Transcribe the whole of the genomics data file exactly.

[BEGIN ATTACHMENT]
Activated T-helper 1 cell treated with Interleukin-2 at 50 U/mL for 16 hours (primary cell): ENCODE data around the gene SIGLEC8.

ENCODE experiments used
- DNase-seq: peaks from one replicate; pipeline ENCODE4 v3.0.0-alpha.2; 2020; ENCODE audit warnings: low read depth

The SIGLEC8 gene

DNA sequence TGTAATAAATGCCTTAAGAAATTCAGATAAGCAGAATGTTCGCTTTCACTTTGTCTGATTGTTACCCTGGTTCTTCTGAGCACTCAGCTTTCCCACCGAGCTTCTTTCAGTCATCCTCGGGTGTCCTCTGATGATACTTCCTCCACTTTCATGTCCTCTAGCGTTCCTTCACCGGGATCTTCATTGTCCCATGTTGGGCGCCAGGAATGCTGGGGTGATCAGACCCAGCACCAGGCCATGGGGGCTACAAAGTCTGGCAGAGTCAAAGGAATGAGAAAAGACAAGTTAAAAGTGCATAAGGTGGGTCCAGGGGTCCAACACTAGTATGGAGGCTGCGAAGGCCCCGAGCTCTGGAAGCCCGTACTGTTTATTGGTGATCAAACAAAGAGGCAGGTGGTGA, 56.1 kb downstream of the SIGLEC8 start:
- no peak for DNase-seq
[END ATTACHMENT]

Activated T-helper 1 cell treated with Interleukin-2 at 50 U/mL for 16 hours (primary cell): ENCODE data around the gene SIGLEC8.

ENCODE experiments used
- DNase-seq: peaks from one replicate; pipeline ENCODE4 v3.0.0-alpha.2; 2020; ENCODE audit warnings: low read depth

The SIGLEC8 gene

DNA sequence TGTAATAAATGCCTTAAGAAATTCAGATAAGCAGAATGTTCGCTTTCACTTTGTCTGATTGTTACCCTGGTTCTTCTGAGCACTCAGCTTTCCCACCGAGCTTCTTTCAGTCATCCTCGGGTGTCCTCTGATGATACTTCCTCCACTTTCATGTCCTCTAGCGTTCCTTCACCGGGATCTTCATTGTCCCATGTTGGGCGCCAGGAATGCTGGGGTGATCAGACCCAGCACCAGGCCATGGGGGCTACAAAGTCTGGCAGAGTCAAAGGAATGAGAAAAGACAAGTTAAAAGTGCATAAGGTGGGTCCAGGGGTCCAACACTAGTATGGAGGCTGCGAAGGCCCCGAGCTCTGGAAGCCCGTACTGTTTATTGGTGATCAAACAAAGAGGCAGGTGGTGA, 56.1 kb downstream of the SIGLEC8 start:
- no peak for DNase-seq